Published to accompany an exhibition at the National Museum of Wales, this catalogue traces the development of landscape painting in Britain from the classicism of the 18th century, through the Romantic Movement to the environmental concerns of today. There are more than 80 plates, including work by Gainsborough, Constable, Turner, Monet and Sisley, and two essays, exploring the response of artists to the Industrial Revolution and the role of the Welsh landscape in British art.
Monet in Giverny
Landscapes of Reflection
With the focus on a select group of twelve paintings, among them Le Bassin des Nymphéas (1904) and Wisteria Number 1 and 2 (1920), this catalogue of an exhibition at Cincinnati Art Museum examines aspects of Monet’s work, including the depiction of water and the sanctuary of Giverny during the First World War, and ends with an article on Monet and his garden written in 1891 by the French art critic Octave Mirbeau.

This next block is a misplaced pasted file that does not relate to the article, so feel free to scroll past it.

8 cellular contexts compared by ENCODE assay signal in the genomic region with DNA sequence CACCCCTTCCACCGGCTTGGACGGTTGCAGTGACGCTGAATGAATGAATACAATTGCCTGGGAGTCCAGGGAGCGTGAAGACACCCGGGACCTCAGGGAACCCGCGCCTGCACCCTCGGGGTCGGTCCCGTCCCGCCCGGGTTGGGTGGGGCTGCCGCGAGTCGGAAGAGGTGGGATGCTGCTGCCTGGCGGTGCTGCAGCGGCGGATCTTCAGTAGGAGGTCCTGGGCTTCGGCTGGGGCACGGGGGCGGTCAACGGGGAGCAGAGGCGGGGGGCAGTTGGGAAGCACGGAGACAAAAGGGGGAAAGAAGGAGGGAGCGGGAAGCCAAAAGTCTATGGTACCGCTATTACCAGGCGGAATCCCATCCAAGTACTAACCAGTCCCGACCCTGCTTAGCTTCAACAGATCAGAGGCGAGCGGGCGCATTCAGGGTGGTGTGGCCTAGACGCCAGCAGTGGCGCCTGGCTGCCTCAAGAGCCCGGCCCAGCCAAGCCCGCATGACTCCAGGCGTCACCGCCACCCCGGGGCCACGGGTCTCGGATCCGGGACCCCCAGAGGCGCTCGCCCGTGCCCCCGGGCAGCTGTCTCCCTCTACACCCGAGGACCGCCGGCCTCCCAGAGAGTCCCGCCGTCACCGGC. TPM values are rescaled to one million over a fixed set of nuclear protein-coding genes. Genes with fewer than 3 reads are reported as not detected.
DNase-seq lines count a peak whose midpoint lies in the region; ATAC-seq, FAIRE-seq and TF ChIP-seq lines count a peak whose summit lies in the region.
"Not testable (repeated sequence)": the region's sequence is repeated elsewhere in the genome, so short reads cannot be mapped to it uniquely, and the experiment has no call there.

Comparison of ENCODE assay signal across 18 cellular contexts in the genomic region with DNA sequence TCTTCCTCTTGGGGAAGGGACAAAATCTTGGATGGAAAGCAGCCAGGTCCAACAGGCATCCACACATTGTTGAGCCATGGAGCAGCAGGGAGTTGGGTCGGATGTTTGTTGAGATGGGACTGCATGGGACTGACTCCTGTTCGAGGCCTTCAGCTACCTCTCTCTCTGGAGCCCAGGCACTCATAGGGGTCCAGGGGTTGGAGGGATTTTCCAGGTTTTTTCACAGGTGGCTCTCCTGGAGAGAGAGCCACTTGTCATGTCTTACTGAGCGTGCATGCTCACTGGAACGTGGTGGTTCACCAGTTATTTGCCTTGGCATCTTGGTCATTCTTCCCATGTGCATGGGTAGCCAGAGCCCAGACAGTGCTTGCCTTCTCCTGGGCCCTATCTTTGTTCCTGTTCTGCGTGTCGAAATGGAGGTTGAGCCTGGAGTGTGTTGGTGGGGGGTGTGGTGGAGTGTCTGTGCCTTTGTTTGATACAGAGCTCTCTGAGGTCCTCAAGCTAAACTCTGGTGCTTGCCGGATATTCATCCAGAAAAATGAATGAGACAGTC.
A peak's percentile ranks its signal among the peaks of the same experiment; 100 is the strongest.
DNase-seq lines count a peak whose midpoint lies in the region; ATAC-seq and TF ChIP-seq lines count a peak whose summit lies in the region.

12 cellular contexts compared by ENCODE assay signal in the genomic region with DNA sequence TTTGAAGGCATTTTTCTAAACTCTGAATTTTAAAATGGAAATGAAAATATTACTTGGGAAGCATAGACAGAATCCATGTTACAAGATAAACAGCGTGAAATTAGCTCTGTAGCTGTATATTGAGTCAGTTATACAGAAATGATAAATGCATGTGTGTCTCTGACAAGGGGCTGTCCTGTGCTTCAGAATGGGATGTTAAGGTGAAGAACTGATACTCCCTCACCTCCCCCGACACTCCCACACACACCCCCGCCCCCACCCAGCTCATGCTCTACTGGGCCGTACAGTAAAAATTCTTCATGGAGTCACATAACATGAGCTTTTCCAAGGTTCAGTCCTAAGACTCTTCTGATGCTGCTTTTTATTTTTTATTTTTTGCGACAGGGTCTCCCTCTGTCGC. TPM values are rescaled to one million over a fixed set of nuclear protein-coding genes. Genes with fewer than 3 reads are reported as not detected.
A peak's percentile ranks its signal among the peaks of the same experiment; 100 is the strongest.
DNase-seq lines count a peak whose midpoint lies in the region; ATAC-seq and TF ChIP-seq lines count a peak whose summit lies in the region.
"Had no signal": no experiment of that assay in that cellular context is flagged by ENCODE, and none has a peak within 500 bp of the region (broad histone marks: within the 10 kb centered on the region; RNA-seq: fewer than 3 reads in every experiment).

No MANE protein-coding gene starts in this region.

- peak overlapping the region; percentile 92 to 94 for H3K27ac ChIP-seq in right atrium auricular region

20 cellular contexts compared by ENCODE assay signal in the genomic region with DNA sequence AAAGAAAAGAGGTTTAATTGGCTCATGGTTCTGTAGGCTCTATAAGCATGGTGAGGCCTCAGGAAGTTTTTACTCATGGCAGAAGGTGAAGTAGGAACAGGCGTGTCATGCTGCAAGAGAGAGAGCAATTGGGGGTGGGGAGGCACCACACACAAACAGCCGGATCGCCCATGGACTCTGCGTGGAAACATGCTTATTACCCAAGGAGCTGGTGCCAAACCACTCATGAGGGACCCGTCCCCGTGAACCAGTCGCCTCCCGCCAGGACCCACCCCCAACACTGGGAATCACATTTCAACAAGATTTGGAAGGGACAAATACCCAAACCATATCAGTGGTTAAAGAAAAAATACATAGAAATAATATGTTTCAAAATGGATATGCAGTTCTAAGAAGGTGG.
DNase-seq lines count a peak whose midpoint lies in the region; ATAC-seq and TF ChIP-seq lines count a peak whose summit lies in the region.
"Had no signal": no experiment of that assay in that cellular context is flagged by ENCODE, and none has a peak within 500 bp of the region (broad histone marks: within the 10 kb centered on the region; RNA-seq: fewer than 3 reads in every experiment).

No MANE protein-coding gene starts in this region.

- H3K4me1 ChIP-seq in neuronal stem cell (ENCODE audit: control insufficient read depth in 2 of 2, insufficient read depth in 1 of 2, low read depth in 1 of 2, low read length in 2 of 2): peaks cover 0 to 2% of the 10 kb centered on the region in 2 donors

The Tsar's Painter in America and Paris
Konstantin Makovsky was an influential 19th-century painter associated with the ‘Peredvizhniki’ (Wanderers), an independent group of Russian realists. His best-known works, such as The Russian Bride's Attire, depict a detailed, romanticized view of historical Russia, especially the lives of the aristocracy (or boyars). This book explores his career and the new audience he found in Europe and the United States, where there was a craze for boyar and medieval Russian culture.
The Photographs of Solomon Osagie Alonge